Losing your keys, forgetting a name, or missing an appointment—it happens to all of us and it can happen more frequently as we get older.  A certain amount of memory loss is normal as we age but some patients can experience memory loss that is greater than expected. These patients may be suffering from a condition called mild cognitive impairment (MCI).  Patients with MCI can live independently, unlike patients with dementia (severe loss of mental function), however, medical researchers are learning that MCI may be a warning sign of more serious illness.

Memory loss is normal as we age but sometimes it can indicate serious illness.

Several studies have found that patients with MCI have an increased risk of developing dementia.  Nearly 60% of patients with MCI develop Alzheimer’s disease, the most common cause of dementia.  After being diagnosed with MCI, through a series of memory tests, patients can undergo genetic evaluation and specialized exams estimate the risk of developing Alzheimer’s disease; however, it can be difficult for doctors to easily explain the test results to patients and their families.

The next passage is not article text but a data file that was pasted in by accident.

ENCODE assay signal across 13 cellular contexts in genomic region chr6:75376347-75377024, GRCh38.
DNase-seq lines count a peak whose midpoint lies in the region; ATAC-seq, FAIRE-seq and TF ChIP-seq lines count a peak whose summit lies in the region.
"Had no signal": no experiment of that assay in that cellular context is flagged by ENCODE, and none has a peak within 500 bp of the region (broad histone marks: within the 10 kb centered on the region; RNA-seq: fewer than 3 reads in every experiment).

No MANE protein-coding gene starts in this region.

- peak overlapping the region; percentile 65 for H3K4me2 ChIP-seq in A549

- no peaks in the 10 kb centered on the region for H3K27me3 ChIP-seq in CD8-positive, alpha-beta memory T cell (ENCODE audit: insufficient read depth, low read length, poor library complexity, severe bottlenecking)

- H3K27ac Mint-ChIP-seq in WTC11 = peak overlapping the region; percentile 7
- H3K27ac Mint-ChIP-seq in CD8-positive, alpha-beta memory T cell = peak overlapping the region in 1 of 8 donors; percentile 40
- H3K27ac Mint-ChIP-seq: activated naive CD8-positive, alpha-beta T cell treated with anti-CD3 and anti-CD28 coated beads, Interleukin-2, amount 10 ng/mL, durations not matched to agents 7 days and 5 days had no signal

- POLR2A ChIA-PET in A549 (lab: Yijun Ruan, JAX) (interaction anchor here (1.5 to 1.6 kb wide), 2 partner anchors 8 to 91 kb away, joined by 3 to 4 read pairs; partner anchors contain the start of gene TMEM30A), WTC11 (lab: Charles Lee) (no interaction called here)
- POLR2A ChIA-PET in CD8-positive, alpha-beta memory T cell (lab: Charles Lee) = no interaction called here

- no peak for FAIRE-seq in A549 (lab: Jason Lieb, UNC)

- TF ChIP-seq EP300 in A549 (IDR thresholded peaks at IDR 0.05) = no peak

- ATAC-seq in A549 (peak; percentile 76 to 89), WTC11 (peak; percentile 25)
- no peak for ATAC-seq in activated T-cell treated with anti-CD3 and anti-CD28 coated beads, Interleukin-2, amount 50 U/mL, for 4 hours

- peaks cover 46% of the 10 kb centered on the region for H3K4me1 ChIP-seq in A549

Recently, researchers at Brigham and Women’s Hospital announced a new study called the Risk Evaluation and Education for Alzheimer’s Disease Study (REVEAL).  The study’s goal is to learn how to communicate the results of genetic testing and Alzheimer’s risk estimates to MCI patients and their families so that they can gain a better understanding of what it means to have MCI, what are the chances of developing Alzheimer’s disease, and how to cope with problems related to memory loss.

“We expect that the REVEAL study will provide accurate guidance for estimating and communicating risk information to individuals, and we hope that results from REVEAL will inform the future practice of treating individuals at risk for Alzheimer’s disease,” said  Dr. Robert C. Green,  a physician scientist in the Division of Genetics at BWH.

Improved understanding of Alzheimer’s risk information can provide patients and their families the time they need to make plans and arrange for care.   More information about MCI and how it is diagnosed is available at the BWH Center for Alzheimer Research and Treatment.

– Jamie R.


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